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Animal Bite Attorney

State College Pennsylvania

Every year, millions of Americans are bitten by animals. In fact, in 1994, over 4.7 million people were bitten by dogs alone. In many cases, a person bitten by an animal may have a legal right to recover damages from the animal's owner  responsible party.

If you have been bitten by a dog or some exotic pet, it can be traumatic, and sometimes life threatening. The shock of having an animal, you thought to be someone’s pet attack you is traumatic enough. The medical bills, temporary or permanent disfigurement, and anxiety can turn the experience into a nightmare. Our personal injury lawyers at Goodall & Yurchak have considerable experience handling claims for injuries resulting from animal attacks and dog bites. Our personal injury attorneys understand the seriousness of a dog bite. Contact us today to schedule a consultation, attorney experienced in animal bite claims at our law firm can help you.

Children at Risk

When children are bitten—and the majority of dog bite incidents involve children—the chance for severe injuries increases. Due to their size, small children are more at risk from dog bites, especially from large dogs. Our injury lawyers at Goodall & Yurchak have handled many cases in which children have been bitten.

Responsibility of Dog Owners

Dog owners have a responsibility to control the animal. This is especially true when the dog is a so-called “high-risk breed” or has a vicious propensity. However, any dog can be dangerous and aggressive. The dog is not to blame; however, the owner is legally responsible for the animal’s behavior.

Other Responsible Parties

Animal owners are not the only people who can be held responsible for animal bites. Here are a few common scenarios where someone other than an animal owner could be held liable for an animal bite:

  • Animal Keepers: Anyone who is responsible for the care or custody of an animal may be considered an owner or keeper and can be held responsible for an animal bite. Examples include kennels, a pound, or an animal sitter.

  • Parents of Minors: Even if a person under 18 years of age owns the animal at issue, in many states, an injured person can bring a legal claim against the minor's parents, even if the parents had no involvement with the animal.

  • Property Owners: A property owner can be liable for injuries caused by an animal the property owner has allowed onto his or her property.

  • Landlords: If an apartment landlord knew (or should have known) that a tenant owned a dangerous animal, the landlord may also be liable for animal bite injuries.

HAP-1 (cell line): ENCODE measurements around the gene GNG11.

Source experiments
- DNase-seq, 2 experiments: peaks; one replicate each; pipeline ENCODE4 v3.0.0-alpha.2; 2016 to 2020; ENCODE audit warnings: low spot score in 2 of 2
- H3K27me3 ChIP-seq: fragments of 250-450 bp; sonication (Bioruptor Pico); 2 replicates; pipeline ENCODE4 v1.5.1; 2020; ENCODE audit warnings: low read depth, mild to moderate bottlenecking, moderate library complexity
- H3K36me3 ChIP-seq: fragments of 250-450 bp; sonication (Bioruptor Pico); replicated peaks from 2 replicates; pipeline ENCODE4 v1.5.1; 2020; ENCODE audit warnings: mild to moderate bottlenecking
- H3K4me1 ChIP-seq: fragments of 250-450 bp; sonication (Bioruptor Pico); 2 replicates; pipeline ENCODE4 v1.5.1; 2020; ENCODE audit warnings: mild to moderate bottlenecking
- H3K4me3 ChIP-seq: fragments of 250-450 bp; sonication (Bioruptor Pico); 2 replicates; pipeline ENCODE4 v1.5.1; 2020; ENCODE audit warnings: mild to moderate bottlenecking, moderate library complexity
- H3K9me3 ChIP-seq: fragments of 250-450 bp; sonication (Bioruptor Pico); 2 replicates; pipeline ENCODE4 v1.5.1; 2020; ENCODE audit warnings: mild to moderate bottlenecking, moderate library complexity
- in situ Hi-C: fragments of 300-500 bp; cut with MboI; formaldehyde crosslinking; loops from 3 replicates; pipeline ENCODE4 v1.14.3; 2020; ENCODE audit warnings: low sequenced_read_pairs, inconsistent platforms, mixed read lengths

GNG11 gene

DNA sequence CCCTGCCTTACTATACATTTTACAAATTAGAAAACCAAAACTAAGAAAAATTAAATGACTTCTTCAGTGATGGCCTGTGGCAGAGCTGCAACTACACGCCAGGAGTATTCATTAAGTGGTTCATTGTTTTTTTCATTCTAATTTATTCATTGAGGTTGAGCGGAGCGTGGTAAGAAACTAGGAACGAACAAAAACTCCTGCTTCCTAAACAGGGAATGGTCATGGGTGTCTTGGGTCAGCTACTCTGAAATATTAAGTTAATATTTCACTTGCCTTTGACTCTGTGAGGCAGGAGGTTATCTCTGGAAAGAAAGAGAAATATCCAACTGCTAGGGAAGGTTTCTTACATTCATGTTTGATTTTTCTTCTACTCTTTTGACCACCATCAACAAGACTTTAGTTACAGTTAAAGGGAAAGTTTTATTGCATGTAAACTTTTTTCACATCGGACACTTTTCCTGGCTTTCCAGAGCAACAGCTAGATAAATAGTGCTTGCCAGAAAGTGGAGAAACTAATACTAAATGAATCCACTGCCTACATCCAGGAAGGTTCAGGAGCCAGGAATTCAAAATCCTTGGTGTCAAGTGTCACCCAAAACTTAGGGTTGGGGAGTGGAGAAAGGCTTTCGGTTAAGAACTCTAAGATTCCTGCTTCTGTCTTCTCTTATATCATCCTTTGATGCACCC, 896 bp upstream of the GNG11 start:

Compensation for a Dog Attack

A lawyer can usually recover compensation for animal bites if the owner:

  • demonstrated negligence in some way;
  • gave charge of the dog to someone else who violated a leash law or another animal control ordinance; or
  • kept the dog even though it had a known history of biting.

Depending on the seriousness of the dog bite or animal attack, you may be entitled to recover for medical expenses, lost wages, pain and suffering, and property damage.

In some instances, you may also be entitled to punitive damages. Punitive damages are awarded to punish someone for his or her behavior. To justify an award of punitive damages, the wrongdoer's conduct usually must be more than negligent, such as reckless or intentional conduct. For example, if a dog owner knew his dog was very dangerous, yet repeatedly allowed the dog to run free near a school, and the dog eventually attacked a child, a jury could conclude that punitive damages are appropriate. The amount of punitive damages is not necessarily related to the actual damages one sustains but, rather, to how outrageous the animal owner's actions were.

To discuss your dog bite claim or any other matter related to an animal injury, contact our personal injury lawyer via email or phone us at (814) 237-4100 today.


State College personal injury attorneys providing skilled personal injury representation in the State College, Pennsylvania area, including University Park, Altoona, Clearfield, Lock Haven, Williamsport, Huntingdon, and Lewistown including Centre County, Blair County, Clearfield County, Lycoming County, Huntingdon County, Clinton County, Mifflin County, Union County and surrounding areas.

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